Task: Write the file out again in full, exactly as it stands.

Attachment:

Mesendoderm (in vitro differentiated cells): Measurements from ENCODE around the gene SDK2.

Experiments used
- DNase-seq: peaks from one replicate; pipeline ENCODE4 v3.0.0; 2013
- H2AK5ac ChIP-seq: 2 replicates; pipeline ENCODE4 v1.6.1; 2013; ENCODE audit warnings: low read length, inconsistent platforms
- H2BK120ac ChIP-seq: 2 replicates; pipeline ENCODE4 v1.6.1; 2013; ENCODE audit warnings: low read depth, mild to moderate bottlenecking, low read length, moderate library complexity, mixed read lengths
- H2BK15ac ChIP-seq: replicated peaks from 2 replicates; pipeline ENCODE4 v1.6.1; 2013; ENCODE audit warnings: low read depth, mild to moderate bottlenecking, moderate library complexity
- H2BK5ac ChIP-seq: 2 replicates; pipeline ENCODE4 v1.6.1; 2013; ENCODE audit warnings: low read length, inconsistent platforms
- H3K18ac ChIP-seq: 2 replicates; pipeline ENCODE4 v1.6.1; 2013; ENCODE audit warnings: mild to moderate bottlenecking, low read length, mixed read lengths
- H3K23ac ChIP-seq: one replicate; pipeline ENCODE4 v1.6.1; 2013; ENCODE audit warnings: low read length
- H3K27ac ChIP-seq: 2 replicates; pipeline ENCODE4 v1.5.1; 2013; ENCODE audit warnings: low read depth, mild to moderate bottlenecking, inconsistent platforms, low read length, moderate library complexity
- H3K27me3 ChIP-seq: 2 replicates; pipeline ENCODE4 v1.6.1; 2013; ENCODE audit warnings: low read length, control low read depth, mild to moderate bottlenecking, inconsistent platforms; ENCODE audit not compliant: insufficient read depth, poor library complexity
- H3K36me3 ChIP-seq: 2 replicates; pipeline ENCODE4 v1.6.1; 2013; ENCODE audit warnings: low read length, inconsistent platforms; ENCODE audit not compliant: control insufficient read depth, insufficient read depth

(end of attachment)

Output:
Mesendoderm (in vitro differentiated cells): Measurements from ENCODE around the gene SDK2.

Experiments used
- DNase-seq: peaks from one replicate; pipeline ENCODE4 v3.0.0; 2013
- H2AK5ac ChIP-seq: 2 replicates; pipeline ENCODE4 v1.6.1; 2013; ENCODE audit warnings: low read length, inconsistent platforms
- H2BK120ac ChIP-seq: 2 replicates; pipeline ENCODE4 v1.6.1; 2013; ENCODE audit warnings: low read depth, mild to moderate bottlenecking, low read length, moderate library complexity, mixed read lengths
- H2BK15ac ChIP-seq: replicated peaks from 2 replicates; pipeline ENCODE4 v1.6.1; 2013; ENCODE audit warnings: low read depth, mild to moderate bottlenecking, moderate library complexity
- H2BK5ac ChIP-seq: 2 replicates; pipeline ENCODE4 v1.6.1; 2013; ENCODE audit warnings: low read length, inconsistent platforms
- H3K18ac ChIP-seq: 2 replicates; pipeline ENCODE4 v1.6.1; 2013; ENCODE audit warnings: mild to moderate bottlenecking, low read length, mixed read lengths
- H3K23ac ChIP-seq: one replicate; pipeline ENCODE4 v1.6.1; 2013; ENCODE audit warnings: low read length
- H3K27ac ChIP-seq: 2 replicates; pipeline ENCODE4 v1.5.1; 2013; ENCODE audit warnings: low read depth, mild to moderate bottlenecking, inconsistent platforms, low read length, moderate library complexity
- H3K27me3 ChIP-seq: 2 replicates; pipeline ENCODE4 v1.6.1; 2013; ENCODE audit warnings: low read length, control low read depth, mild to moderate bottlenecking, inconsistent platforms; ENCODE audit not compliant: insufficient read depth, poor library complexity
- H3K36me3 ChIP-seq: 2 replicates; pipeline ENCODE4 v1.6.1; 2013; ENCODE audit warnings: low read length, inconsistent platforms; ENCODE audit not compliant: control insufficient read depth, insufficient read depth